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Venous Leg Ulcers Treatment, Symptoms And Diagnosis

Venous Leg Ulcers Treatment, Symptoms and Diagnosis

A venous skin ulcer is a sore on your leg that takes a long time to heal, usually due to poor blood circulation. They can last from a few weeks to several years. You might hear them referred to as “venous leg ulcers” by a doctor or nurse.

If you don’t get them treated, they can lead to more serious problems. However, there are steps you can take to avoid this from occurring.

 

The venous ulcer is the most frequent type of chronic lower limb wound, affecting people all over the world. Venous ulcers develop when the skin on your leg breaks, usually around the ankle. The veins in the leg, which are supposed to return blood to the heart, may not be doing their job properly. That’s because the valves that stop blood from flowing back into the veins aren’t working properly.

 

This blood backflow causes increased pressure at the limb’s end. When this happens, the skin becomes weaker, making it more difficult for a cut or scrape to heal. They’re most common on bony areas like your ankle. An ulcer can sometimes lead to other issues, such as serious skin and bone infections.

 

Chronic venous ulcers have a substantial impact on quality of life and are costly to both the patient and the healthcare system. Exercise, leg elevation, dressings, such as compression treatment, medicines, venous ablation, and surgical intervention can all be used to treat venous ulcers.

 

Venous skin ulcers affect about 1% of the population in the United States. They’re more common in the elderly, especially women. You might also be at risk if you answer yes to one of the following:

  • Have you ever had a leg injury?
  • Do you suffer from varicose veins?
  • Do you smoke?
  • Do you use illicit drugs?
  • Are you overweight?
  • Have you ever had other circulation issues like blood clots or painful swelling of the veins?

What Are The Signs and Symptoms of Venous Leg Ulcers?

A venous ulcer is itchy or burns, and the leg surrounding it may swell. Other signs to look for include:

  • A rash or chapped skin
  • Brownish discoloration of the skin below knee
  • The sore is oozing a foul-smelling fluid

 

It is also possible for an ulcer to become infected. If this occurs, you may notice:

  • The skin around the wound is reddened or swollen
  • Increased pain
  • Fever
  • Increased drainage

What is the Diagnosis for Venous Leg Ulcer?

You should see your doctor if you have a wound that isn’t healing or that you suspect is infected. A quick examination of the sore and the skin around it is usually enough to determine whether you have a venous skin ulcer. If you have a history of ongoing conditions like diabetes or artery hardening, your doctor will inquire. Your doctor may, however, order additional tests, such as an X-ray or a CT scan, to examine your veins and the area around the ulcer in greater detail.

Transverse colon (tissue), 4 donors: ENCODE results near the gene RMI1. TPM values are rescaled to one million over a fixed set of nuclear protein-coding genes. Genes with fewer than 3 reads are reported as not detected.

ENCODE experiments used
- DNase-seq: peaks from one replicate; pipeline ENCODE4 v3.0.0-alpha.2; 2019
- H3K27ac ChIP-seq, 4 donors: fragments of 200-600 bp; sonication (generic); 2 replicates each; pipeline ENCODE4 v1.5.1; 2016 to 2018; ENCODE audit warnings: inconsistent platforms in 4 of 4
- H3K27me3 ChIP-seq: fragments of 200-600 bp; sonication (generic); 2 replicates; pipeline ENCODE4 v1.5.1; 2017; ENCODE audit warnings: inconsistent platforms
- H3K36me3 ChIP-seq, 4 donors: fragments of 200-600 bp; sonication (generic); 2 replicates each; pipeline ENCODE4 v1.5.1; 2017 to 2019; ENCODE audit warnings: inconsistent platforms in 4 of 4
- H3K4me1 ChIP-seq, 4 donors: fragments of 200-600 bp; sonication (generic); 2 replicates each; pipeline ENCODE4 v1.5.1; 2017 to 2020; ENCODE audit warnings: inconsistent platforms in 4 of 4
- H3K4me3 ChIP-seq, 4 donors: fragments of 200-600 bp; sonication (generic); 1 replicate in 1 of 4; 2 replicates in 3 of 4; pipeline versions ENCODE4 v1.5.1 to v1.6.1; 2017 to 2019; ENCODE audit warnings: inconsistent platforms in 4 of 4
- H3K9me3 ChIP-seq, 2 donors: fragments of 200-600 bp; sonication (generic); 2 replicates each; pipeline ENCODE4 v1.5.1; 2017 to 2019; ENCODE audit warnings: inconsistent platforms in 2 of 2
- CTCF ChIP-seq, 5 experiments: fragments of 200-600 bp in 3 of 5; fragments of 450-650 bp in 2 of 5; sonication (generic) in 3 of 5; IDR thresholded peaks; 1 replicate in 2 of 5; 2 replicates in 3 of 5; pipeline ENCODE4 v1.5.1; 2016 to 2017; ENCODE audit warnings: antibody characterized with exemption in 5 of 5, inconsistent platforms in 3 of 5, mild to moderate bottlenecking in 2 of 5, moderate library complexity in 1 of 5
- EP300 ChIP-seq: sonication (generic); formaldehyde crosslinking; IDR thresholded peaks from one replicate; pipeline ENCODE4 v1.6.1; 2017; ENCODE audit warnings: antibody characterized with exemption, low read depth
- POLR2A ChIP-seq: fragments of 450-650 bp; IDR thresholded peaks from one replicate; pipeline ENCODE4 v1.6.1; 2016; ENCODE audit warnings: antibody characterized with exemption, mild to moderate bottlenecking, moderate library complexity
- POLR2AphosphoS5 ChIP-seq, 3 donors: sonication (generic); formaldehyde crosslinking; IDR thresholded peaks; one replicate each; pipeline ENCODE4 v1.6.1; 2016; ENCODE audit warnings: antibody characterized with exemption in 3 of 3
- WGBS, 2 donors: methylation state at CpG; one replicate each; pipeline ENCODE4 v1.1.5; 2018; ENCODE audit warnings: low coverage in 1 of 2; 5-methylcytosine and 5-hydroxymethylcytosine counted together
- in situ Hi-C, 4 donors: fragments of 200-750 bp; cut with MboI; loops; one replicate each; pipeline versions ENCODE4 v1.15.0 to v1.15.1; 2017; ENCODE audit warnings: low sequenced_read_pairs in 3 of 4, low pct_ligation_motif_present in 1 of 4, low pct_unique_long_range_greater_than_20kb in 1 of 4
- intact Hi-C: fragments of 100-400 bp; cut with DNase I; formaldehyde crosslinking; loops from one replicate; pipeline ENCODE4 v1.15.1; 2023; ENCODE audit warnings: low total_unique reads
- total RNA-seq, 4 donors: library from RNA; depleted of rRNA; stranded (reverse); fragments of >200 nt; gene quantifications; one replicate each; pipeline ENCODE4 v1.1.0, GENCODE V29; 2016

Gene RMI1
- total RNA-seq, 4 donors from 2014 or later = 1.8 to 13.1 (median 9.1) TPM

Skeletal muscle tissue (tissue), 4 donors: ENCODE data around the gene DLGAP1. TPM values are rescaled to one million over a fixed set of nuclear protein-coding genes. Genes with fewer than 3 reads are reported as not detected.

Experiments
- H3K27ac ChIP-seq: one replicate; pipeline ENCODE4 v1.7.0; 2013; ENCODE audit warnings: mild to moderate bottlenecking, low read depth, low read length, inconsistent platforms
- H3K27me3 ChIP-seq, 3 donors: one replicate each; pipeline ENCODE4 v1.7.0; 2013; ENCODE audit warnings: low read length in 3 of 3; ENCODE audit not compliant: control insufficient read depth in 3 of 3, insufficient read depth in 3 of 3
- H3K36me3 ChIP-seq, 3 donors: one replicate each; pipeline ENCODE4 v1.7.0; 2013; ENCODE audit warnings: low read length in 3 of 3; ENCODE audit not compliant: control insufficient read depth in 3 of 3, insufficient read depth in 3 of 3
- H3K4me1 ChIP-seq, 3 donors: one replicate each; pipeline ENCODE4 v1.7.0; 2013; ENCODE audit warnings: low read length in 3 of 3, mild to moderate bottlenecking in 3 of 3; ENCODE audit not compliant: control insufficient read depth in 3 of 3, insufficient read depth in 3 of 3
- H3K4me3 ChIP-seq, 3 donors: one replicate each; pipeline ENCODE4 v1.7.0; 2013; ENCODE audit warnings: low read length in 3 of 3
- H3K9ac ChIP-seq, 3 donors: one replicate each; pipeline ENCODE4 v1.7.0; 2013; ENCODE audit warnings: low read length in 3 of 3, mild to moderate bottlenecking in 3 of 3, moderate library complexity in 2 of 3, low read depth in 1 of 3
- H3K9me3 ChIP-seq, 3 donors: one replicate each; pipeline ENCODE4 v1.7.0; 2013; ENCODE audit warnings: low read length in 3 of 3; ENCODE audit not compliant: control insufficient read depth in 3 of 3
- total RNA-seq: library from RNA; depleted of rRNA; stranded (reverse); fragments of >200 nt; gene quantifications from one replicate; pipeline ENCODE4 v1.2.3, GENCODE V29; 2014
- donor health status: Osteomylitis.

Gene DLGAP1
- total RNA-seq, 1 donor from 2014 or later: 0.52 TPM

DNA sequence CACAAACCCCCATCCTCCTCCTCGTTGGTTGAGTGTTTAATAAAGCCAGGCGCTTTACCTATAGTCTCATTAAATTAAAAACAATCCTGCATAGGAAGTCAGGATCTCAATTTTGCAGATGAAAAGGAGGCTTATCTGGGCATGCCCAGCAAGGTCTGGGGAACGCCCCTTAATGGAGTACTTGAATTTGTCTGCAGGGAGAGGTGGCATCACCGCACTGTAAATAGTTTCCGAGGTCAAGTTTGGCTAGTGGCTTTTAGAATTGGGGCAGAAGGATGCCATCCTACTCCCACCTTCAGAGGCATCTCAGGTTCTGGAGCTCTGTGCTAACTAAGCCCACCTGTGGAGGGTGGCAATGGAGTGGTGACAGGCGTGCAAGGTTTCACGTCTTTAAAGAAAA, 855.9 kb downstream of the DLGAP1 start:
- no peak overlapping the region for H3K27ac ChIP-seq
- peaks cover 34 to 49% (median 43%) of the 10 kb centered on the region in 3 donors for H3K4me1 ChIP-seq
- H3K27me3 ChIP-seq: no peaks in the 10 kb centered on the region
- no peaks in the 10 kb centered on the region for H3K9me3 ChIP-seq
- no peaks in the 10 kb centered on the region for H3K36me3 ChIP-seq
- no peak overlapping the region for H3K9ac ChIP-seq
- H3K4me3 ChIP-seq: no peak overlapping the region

How to Treat Venous Leg Ulcer?

A compression bandage or stocking is the most common treatment. The pressure should strengthen your body’s ability to heal the sore by improving blood circulation in your leg.

 

You’ll almost certainly be instructed to raise your leg for specific periods of time. This improves circulation as well. Doctors recommend exercising for a half-hour at a time, three or four times per day.

Antibiotics will almost certainly be prescribed if your ulcer is infected with bacteria. You may also be given a moist dressing to apply to the ulcer to aid in its healing. Your doctor may recommend surgery to improve the circulation in your legs in some cases. This will aid in the healing of your ulcer and may help you avoid future problems.

Prevent Ulcers in the Venous Legs

How To Prevent Venous Legs Ulcers?

Venous skin ulcers can be prevented in a number of ways, including lifestyle changes, diet, and medication. You could:

  • Give up smoking
  • Reduce your weight
  • Control chronic illnesses like high blood pressure and diabetes
  • To avoid blood clots, take aspirin
  • Limit the amount of salt you consume in your diet
  • Exercise on a regular basis
  • Compression stockings are recommended
  • When possible, elevate your legs

Human BioSciences, Inc. blog offers education and tips; however,the information provided by this website or company is not a substitute for medical treatment or advice.

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